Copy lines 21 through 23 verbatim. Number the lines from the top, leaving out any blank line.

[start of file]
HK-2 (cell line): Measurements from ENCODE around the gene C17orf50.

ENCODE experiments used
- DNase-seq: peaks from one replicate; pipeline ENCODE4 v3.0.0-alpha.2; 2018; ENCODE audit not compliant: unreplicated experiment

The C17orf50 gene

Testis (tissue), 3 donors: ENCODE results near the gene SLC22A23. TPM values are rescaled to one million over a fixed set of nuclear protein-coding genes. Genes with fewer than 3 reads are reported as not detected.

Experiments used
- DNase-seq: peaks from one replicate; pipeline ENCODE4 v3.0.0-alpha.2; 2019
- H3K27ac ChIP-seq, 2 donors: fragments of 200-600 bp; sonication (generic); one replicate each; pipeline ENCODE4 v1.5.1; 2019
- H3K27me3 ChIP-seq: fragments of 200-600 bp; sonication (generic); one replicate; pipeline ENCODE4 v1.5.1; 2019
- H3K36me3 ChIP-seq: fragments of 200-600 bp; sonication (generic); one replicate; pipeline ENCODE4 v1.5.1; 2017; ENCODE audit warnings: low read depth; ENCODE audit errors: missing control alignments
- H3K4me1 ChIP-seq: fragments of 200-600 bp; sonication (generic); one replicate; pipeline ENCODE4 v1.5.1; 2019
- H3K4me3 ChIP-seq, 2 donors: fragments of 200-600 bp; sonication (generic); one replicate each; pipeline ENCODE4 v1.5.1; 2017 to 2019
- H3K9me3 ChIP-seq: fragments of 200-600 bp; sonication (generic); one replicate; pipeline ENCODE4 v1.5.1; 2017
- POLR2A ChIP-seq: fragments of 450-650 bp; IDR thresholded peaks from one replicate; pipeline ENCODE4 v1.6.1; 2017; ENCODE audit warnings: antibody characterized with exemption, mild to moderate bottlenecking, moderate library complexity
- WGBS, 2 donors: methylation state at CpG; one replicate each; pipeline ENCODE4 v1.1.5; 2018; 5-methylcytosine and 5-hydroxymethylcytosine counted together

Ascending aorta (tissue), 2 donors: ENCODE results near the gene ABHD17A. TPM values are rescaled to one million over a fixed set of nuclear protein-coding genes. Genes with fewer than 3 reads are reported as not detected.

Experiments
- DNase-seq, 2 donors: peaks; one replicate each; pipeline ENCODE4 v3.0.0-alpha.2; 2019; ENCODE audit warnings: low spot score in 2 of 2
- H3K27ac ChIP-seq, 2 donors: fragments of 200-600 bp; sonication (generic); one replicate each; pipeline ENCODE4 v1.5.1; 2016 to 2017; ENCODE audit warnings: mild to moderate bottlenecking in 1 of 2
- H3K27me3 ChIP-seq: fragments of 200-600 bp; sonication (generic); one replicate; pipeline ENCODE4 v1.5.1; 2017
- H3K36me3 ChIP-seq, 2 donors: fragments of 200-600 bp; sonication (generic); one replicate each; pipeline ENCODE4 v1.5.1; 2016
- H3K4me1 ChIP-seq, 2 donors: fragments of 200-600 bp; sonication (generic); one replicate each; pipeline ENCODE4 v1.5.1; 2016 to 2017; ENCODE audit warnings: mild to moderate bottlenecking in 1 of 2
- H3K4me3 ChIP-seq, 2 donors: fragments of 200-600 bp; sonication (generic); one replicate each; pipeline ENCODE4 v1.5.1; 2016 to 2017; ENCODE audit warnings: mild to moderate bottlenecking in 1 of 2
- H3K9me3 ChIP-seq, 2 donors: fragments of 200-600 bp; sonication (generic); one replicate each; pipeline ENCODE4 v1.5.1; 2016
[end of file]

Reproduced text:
- H3K36me3 ChIP-seq, 2 donors: fragments of 200-600 bp; sonication (generic); one replicate each; pipeline ENCODE4 v1.5.1; 2016
- H3K4me1 ChIP-seq, 2 donors: fragments of 200-600 bp; sonication (generic); one replicate each; pipeline ENCODE4 v1.5.1; 2016 to 2017; ENCODE audit warnings: mild to moderate bottlenecking in 1 of 2
- H3K4me3 ChIP-seq, 2 donors: fragments of 200-600 bp; sonication (generic); one replicate each; pipeline ENCODE4 v1.5.1; 2016 to 2017; ENCODE audit warnings: mild to moderate bottlenecking in 1 of 2